Library Censorship

Recently librarians are seeing a banning of books in more conservative states that seem to be focused around the discussions of race and LGBTQ stories. In the article by TIme, “We’re preparing For a Long Battle.” Librarians grapple with conservatives Latests Efforts to Ban Books, “Among the books most frequently targeted are Toni Morrison’s The Bluest Eye (1970), George M. Johnson’s All Boys Aren’t Blue: A Memoir Manifesto (2020), Maria Kobabe’s Gender Queer: A Memoir (2019), Johnathan Evison’s Lawn Boy (2018), snd Alison Bechdel’s Fun Home: A Family Tragicomic (2006).” One of these books is even currently being read by students at this school for a book project to expand their library before the AP test. 

These are only an example of some of the books that are up for discussion. According to an article by the Chicago Times, “Of the books that were fully or partially banned in the report by PEN, a nonprofit that advocates for free expression, 467 (41%) include protagonists or prominent secondary characters who were people of color; 247 (22%) directly address issues of race and racism; and 379 (33%) explicitly address LGBTQ themes, or had protagonists or prominent secondary characters who were LGBTQ.” 

However these book bans not only have consequences for the environments of the students, but also for the library staff who are stocking the books. According to the article, Book Ban Efforts Spread Across the U.S., “In Wyoming, a country prosecutor’s office considered chargers against library employees for stocking books like “Sex is a Funny Word” and “This Book is Gay.”” This appears to be unprecedented because although the idea of banning books isn’t new, the idea of going after the librarians themselves is something that hasn’t been seen by a lot of people.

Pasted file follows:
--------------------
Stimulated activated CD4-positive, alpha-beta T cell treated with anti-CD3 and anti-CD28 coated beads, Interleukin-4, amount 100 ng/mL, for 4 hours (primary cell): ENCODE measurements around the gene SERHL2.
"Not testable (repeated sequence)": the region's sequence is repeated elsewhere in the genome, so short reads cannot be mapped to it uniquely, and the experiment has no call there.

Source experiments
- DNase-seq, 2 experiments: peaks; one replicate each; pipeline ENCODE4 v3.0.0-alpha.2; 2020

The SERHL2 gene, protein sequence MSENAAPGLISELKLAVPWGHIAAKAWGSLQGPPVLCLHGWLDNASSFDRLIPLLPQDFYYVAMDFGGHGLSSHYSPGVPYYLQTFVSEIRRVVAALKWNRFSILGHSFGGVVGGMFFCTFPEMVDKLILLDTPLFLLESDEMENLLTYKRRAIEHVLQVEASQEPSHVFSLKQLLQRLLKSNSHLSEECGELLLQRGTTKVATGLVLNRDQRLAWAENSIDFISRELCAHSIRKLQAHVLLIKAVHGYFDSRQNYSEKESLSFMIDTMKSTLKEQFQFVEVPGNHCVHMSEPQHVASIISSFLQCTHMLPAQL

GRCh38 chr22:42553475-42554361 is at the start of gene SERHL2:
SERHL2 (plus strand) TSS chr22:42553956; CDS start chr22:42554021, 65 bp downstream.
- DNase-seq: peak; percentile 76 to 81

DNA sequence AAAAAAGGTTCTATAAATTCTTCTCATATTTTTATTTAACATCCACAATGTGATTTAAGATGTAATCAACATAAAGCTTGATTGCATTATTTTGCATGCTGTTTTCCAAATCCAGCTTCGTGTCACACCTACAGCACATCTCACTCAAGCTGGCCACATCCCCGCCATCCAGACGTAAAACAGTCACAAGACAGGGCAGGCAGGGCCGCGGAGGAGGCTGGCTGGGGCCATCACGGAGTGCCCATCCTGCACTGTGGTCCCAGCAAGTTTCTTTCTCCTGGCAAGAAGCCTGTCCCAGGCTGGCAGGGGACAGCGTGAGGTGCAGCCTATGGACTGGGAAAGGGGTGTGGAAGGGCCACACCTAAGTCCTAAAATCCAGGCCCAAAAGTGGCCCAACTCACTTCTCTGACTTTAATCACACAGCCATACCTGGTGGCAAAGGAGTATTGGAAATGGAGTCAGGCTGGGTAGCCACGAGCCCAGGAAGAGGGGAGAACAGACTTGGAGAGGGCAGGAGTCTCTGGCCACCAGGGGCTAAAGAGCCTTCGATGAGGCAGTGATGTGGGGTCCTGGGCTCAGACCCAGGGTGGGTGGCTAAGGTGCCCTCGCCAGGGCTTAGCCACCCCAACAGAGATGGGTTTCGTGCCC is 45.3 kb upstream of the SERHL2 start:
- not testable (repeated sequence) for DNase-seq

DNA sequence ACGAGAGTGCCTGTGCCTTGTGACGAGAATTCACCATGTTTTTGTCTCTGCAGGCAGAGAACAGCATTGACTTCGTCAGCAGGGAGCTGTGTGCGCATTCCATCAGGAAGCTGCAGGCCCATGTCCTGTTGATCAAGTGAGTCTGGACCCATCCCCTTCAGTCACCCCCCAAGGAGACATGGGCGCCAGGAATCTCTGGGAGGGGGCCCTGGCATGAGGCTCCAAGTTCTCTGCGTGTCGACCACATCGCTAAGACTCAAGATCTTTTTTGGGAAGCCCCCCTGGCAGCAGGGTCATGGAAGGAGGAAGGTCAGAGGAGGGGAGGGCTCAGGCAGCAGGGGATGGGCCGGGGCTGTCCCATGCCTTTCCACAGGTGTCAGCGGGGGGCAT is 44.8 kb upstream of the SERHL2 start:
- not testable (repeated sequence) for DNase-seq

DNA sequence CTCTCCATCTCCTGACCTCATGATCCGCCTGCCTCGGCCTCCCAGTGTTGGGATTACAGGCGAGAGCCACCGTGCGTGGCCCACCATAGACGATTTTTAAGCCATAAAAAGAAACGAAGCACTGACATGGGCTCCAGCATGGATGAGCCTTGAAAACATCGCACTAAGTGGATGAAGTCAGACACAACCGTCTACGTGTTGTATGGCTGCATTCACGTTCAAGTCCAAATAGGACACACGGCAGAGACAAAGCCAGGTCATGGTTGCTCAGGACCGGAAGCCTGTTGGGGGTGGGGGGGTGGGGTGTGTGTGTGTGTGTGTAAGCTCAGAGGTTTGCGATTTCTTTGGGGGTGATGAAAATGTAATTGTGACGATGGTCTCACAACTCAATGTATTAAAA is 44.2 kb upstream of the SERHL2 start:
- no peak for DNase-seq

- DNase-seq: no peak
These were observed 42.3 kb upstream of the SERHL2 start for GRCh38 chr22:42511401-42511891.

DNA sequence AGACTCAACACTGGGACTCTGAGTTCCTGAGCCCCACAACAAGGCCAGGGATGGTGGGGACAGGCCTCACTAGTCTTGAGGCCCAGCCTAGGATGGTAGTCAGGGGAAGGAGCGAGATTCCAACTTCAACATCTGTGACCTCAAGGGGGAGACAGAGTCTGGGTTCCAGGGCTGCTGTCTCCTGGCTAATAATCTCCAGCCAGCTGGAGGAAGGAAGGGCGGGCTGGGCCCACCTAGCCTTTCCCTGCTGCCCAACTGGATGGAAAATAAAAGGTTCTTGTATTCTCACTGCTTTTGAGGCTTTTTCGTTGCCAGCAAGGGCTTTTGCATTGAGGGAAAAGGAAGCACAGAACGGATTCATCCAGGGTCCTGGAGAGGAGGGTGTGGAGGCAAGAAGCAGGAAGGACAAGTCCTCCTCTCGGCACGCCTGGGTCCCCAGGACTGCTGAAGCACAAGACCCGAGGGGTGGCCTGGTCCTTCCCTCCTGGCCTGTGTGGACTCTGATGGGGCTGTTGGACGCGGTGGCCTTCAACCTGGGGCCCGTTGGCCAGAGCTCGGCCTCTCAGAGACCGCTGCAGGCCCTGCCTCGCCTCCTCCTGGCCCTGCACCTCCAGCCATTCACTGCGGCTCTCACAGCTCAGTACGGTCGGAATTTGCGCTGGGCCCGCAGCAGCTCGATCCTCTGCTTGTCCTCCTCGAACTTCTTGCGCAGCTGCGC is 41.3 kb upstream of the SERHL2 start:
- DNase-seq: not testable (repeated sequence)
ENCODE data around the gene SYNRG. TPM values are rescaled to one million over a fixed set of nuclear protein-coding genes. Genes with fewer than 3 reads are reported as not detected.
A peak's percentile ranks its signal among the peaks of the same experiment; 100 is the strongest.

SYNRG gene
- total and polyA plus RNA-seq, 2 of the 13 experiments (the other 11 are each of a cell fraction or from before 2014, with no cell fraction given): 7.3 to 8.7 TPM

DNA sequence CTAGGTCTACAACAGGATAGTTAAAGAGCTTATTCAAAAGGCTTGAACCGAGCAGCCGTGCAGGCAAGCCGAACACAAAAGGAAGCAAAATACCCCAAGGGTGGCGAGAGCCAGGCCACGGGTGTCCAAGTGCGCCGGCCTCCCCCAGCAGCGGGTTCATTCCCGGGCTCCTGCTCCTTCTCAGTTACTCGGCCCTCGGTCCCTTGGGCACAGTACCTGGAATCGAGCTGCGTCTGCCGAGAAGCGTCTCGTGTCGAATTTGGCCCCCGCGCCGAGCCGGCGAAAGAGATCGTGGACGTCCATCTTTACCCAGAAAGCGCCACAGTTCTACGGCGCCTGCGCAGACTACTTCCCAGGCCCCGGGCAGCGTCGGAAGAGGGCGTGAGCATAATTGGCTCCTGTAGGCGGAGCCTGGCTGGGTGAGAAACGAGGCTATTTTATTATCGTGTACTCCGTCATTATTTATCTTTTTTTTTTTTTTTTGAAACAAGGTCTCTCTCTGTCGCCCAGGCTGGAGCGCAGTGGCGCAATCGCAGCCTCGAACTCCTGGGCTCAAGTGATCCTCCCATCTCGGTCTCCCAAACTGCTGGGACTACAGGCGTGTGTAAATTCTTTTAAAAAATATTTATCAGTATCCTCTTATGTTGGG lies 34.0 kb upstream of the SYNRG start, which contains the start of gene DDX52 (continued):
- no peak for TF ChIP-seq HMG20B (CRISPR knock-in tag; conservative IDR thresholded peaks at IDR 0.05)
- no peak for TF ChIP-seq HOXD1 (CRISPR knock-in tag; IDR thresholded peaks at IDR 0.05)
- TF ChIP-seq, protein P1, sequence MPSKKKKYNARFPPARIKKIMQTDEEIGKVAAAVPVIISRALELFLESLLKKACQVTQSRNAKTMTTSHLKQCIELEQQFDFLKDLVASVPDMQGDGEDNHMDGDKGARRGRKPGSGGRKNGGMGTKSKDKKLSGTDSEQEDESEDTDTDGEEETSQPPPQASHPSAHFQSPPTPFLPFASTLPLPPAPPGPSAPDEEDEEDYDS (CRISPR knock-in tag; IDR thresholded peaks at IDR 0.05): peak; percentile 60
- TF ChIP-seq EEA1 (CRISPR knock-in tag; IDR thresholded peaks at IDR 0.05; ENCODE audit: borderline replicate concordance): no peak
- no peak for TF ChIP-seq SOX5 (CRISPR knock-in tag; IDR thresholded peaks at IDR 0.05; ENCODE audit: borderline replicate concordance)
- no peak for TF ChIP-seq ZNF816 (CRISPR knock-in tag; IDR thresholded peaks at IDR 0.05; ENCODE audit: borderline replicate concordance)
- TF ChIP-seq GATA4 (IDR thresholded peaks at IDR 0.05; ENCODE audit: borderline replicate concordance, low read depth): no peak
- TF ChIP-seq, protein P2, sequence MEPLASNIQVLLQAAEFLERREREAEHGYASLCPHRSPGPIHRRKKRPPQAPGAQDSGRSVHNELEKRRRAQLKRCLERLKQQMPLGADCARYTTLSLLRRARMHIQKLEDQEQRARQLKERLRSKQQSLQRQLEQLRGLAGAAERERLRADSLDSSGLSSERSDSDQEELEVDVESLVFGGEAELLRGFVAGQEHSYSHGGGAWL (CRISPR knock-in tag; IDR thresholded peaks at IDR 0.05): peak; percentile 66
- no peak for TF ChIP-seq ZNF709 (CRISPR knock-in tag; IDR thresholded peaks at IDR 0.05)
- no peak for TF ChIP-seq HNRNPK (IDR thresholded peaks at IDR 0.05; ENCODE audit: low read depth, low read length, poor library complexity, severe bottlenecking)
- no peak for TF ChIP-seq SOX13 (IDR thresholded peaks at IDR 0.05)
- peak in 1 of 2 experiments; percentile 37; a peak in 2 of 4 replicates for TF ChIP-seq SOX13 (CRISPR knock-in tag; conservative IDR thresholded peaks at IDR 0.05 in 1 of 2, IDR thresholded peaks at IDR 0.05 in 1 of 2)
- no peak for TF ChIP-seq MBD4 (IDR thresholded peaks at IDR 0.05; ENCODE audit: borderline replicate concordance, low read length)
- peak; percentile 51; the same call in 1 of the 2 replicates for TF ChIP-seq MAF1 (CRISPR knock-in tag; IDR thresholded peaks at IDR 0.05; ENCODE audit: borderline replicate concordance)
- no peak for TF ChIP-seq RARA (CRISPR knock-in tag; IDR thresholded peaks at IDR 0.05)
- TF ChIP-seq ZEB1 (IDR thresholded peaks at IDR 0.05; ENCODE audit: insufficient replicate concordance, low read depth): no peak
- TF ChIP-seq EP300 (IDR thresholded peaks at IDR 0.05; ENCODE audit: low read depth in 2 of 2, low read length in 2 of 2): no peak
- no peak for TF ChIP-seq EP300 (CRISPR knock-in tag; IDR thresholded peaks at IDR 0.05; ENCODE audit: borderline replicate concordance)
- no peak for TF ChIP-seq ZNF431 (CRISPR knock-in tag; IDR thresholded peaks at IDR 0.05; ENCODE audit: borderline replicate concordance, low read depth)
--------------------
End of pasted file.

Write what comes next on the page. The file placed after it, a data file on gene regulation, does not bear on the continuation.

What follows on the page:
The same article by the New York TImes reports, “In Texas, Governor Gregg Abbott demanded that the state’s education agency “investigate any criminal activity in our public schools involving the availability of pornography,” a move that librarians in the sate could make them targets of criminal complaints.” This demand could potentially fuel either librarians leaving for fear of prosecution or a whole ban of books as librarians fight to keep their livelihoods, either way it doesn’t leave much room for them. 

In the same article by the New York Times, “Many parents have seen Google docs or spreadsheets of contentious titles posted on Facebook by local chapters of organizations… From these, librarians say, parents ask their schools if those books are available to their children.” This could potentially mean that book bans can become more widespread, as the use of social media sites are capable of spreading information at an effectively quick rate. 

According to reporting done by Vox, book banning is not entirely unheard of in American society especially at the turn of the 20th Century. “Rugg’s textbooks [on the subjects of science and social studies] brought a Depression-era sense of class consciousness to their account of American history. They ask pointed questions about how class and inequality persist so sternly across the US, and whether America really was as advertised, the land of opportunity.” This question is similarly being asked of books being banned today, like the 1619 project, the ask how American history is being taught today, 

As a result of the questions Rugg’s books asked, according to the article, the books went from fairly popular to scarce following a way of consumer consciousness about what it meant to be American. As Constance Grady writes, “People get Phds, they went to Germany, they learned how to do archival research. And they started to ask some different and hard questions.” These questions like the ones in Rugg’s books made some groups feel threatened and as a result the books became a scarcity like the one we are seeing today.